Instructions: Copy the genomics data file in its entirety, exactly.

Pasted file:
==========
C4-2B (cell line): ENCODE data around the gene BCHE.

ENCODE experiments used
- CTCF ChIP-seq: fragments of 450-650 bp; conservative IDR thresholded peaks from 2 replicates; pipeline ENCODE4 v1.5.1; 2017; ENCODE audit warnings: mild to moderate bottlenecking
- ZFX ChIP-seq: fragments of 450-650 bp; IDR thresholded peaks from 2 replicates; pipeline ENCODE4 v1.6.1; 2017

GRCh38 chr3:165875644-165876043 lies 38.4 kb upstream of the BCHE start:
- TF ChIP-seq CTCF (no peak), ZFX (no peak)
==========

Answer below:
C4-2B (cell line): ENCODE data around the gene BCHE.

ENCODE experiments used
- CTCF ChIP-seq: fragments of 450-650 bp; conservative IDR thresholded peaks from 2 replicates; pipeline ENCODE4 v1.5.1; 2017; ENCODE audit warnings: mild to moderate bottlenecking
- ZFX ChIP-seq: fragments of 450-650 bp; IDR thresholded peaks from 2 replicates; pipeline ENCODE4 v1.6.1; 2017

GRCh38 chr3:165875644-165876043 lies 38.4 kb upstream of the BCHE start:
- TF ChIP-seq CTCF (no peak), ZFX (no peak)